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An unflinching look at death, celebrating beauty amid loss

THE ASIAN AGE. | ANANYA MUKHERJEE
Published : Sep 22, 2019, 2:54 am IST
Updated : Sep 22, 2019, 2:54 am IST

They are trying to show their past avatars as functional members of society.

Tales from the tail end: my cancer diary, by Ananya Mukherjee Speaking Tiger, Rs 399.
 Tales from the tail end: my cancer diary, by Ananya Mukherjee Speaking Tiger, Rs 399.

Ananya Mukherjee passed away last November from cancer. Imtiaz Alam, the author’s friend and batchmate at SIMC (Symbiosis Institute of Mass Communication),  remembers: “A few months before her death, she started writing on a range of topics. Her writings were gold: humorous, evocative, unflinching. I insisted that she should publish them in a book. This was going to be no ordinary book; it would be a life-changing one for generations to come. At a literary festival, I met Ravi Singh of Speaking Tiger and showed him one of her pieces on my mobile phone. Ravi immediately awarded her the book contract. While undergoing her chemo sessions, Ananya continued to pen down her pieces. She said it gave her new energy whenever she did so. She completed her manuscript and died 18 days before its publication.”

Excerpted below are three chapters from Mukherjee’s book, Tales from the Tail-End.

Tonight I Want to Tell the Best Friend: First they take me out to fancy dinners and dances. Then they make long conversations into starry nights. Afterwards, I am indulged with elaborate and utterly unviable life plans.

Even after cancer strikes, some romance continues to dribble. Enthusiastic after-getting-well dreams are laid down and talked up. Some compassion tugs at their hearts or loins (whichever is deprived at the time), and I continue to be at the receiving end of affection.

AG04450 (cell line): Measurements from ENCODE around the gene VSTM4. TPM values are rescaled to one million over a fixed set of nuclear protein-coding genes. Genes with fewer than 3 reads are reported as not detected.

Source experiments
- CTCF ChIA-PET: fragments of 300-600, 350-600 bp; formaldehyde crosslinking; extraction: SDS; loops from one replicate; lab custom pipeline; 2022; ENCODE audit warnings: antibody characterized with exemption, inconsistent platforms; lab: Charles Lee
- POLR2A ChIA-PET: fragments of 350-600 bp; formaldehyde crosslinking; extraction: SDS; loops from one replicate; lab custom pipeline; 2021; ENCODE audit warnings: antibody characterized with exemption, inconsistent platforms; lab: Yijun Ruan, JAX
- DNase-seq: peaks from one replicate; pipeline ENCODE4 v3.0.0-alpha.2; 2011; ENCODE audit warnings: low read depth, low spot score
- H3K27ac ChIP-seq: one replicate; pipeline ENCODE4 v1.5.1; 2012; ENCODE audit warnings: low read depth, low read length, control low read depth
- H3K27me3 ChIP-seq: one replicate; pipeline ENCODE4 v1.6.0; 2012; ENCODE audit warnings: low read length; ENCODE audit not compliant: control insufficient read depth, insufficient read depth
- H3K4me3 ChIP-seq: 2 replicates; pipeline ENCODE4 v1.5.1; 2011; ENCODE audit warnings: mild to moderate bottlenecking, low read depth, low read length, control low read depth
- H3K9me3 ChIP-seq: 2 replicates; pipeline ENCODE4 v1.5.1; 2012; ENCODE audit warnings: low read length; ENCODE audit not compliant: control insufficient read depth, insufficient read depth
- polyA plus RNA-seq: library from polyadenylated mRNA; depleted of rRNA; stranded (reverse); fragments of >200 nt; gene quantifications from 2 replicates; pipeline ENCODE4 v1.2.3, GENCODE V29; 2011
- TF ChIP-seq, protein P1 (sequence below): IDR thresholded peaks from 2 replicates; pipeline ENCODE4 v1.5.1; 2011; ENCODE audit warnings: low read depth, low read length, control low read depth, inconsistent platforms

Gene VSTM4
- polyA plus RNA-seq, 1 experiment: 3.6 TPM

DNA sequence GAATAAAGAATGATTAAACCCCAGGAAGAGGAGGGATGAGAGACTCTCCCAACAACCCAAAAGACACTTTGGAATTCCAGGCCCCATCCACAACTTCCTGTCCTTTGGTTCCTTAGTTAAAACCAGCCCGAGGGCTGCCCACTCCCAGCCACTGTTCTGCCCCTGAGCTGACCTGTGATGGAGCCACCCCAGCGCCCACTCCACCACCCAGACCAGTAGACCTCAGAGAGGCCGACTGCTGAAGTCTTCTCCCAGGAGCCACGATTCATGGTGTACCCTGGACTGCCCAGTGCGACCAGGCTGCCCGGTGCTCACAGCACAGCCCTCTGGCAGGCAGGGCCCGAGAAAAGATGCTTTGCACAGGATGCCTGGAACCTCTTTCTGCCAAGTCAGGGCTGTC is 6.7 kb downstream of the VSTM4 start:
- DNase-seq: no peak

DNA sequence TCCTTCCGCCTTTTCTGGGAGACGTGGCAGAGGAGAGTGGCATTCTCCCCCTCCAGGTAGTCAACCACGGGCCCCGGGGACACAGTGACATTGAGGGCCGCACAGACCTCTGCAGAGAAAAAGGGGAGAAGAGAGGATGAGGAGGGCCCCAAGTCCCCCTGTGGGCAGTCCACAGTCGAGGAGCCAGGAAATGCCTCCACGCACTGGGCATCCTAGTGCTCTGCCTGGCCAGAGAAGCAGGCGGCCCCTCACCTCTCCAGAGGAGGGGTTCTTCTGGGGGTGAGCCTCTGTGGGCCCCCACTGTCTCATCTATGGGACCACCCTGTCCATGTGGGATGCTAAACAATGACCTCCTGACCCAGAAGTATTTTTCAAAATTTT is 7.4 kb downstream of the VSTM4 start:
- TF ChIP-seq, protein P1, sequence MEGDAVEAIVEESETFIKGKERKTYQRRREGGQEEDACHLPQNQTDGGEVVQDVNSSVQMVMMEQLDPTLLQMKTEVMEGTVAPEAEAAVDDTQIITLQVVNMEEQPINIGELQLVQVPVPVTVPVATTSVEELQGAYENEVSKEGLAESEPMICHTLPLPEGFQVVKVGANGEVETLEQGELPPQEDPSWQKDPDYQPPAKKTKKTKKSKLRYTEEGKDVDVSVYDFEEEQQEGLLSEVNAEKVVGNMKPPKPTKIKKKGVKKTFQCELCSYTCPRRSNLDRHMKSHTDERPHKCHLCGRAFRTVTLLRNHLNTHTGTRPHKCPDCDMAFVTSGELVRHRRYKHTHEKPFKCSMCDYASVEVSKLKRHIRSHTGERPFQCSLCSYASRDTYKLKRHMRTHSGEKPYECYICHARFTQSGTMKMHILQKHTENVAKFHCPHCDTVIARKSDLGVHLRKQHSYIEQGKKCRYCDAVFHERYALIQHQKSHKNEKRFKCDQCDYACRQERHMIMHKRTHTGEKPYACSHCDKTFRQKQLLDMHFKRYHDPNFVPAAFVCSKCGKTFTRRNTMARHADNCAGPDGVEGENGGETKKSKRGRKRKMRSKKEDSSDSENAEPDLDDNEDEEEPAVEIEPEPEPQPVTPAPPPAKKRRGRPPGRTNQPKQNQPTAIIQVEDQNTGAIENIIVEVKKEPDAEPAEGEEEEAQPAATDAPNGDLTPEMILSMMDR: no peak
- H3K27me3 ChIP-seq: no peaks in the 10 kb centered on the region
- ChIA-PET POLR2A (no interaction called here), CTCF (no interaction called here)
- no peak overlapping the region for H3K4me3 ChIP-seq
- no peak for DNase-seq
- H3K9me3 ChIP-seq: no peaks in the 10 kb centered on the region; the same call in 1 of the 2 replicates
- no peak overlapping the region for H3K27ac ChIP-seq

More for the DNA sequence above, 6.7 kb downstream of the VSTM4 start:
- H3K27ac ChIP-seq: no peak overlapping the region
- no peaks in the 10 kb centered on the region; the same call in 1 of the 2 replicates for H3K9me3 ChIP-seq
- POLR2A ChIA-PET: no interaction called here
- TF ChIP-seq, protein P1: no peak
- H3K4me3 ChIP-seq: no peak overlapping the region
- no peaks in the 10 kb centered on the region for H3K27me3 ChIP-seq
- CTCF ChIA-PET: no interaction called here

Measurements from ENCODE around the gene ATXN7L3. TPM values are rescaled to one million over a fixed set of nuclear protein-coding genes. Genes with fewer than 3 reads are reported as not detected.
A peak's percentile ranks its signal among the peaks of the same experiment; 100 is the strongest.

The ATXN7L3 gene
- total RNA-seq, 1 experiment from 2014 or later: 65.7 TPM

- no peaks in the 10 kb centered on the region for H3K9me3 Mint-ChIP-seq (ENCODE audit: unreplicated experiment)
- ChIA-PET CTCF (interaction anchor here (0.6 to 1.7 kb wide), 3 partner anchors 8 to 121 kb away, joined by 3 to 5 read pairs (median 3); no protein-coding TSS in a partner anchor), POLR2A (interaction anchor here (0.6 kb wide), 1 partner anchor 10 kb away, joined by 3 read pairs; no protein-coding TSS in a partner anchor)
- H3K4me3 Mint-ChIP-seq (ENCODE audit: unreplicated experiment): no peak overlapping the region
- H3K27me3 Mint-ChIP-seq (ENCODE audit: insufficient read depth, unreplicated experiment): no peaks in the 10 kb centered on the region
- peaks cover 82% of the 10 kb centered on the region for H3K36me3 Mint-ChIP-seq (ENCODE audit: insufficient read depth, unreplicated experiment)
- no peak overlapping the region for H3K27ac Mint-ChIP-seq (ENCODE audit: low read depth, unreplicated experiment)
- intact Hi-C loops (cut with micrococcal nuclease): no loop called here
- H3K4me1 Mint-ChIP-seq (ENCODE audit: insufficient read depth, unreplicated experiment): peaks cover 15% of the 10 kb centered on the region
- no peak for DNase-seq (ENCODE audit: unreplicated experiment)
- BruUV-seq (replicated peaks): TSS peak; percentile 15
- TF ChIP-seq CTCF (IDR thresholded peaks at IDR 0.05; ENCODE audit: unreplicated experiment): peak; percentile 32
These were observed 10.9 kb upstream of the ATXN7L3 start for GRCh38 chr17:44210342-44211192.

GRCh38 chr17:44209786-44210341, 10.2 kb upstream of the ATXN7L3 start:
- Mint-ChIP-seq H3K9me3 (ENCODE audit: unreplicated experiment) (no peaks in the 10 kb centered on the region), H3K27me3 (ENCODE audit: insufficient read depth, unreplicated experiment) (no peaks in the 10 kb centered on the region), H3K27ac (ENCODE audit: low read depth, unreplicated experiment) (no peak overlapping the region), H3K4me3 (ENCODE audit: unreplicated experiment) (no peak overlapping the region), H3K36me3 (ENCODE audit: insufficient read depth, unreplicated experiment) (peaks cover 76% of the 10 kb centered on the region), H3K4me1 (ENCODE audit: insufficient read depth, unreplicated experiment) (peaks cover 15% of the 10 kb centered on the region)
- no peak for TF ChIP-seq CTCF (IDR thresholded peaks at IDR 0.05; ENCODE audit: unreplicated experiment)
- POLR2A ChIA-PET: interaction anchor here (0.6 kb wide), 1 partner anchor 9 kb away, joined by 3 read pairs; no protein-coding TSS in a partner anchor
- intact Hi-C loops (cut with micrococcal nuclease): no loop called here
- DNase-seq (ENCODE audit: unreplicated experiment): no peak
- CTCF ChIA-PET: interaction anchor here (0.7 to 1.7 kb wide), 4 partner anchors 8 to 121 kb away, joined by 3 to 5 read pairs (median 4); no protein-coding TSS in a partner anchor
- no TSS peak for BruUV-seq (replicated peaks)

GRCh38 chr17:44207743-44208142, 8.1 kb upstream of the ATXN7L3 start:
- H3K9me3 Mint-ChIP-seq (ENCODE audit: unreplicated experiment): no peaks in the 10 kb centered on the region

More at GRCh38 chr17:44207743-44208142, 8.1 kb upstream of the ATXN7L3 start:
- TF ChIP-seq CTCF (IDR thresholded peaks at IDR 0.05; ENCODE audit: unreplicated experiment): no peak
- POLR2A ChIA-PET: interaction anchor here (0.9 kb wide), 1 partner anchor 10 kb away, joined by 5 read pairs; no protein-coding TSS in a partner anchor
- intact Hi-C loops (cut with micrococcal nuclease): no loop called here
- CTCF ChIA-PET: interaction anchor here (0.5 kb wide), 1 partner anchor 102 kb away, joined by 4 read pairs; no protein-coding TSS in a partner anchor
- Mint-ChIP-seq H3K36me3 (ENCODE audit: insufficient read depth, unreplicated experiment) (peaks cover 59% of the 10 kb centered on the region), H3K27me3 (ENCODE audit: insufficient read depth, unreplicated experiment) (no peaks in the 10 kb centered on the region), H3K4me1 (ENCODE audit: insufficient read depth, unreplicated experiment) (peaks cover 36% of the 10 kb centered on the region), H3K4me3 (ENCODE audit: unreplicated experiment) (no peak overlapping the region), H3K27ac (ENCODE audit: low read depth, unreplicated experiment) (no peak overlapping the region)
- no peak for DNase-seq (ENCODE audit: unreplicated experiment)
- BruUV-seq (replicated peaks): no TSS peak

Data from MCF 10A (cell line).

Then in the aftermath of prolonged illness, I am dropped. Aftermath — after the mathematics has been done. I am slipped out from the mainstream. Made irrelevant for my non-participation in everyday life. In its rigours, joys, sorrows, sexiness and dailiness. I am incapable of being fancied any more. Or made longrange plans with.

I am dropped but not discarded completely. (They are god-fearing people with an irrational fear of karma or what they think it is. Memories and affections are different things altogether. They are clever, they know for these there is no higher appellate.) So now they engage me in cursory health discussions. Encourage me to take up duties more in sync with my affliction. ‘Keep company with other ailing or retired people’. ‘Join support groups’. ‘Crusade for a cause’. ‘Meditate’. (Or paint on glass to remain calm.) The message is — stay coiled and sedated.

But how do I douse the fire that rages on in my heart?

I remember an ongoing conversation with the best friend for many years now. Love is the world’s oldest and most well-orchestrated con job, I always told her. She told me I had hardened up. I didn’t mope on being turned down. I didn’t yearn in spring. I didn’t sigh at poetry. I didn’t hang on to lovers’ coat-tails. I could just sit with my hands folded on my lap and bide my time for people to return or go to hell.

‘You have turned into an Old Goddess,’ she had gently accused. ‘Clever and demanding blood; unruffled and detached.’

Tonight, I want to tell the best friend that I’m no Old Goddess.
Tonight, my heart is broken by the world that has moved on.
Tonight, I lick my wounds in solitude.
Tonight, I think of Neruda and his saddest lines.

Khuddar and Deewar (not starring Amitabh Bachhan): In the hospital, I make many acquaintances. We spend several hours chatting about this and that, while getting chemoed, waiting for check-ups, queuing for tests etcetra. In these exchanges, many a time, my cancer comrades thrust their phones at my face. First, I think they are showing me their shiny new Xiaomi phones. I sing praises wholeheartedly. They give me disappointed looks. So I add an encouraging comment or two about Chinese manufacturing. Then I realise they are trying to show me something else. They are showing me their pre-cancer photos and videos. When they had long hair, or just hair in the case of men. When they wore lipstick or had smart moustaches (some women had them too). Photos of how well, healthy and active they looked. I wonder why they show me their photos when it obviously makes them a shade despondent. Then it strikes me.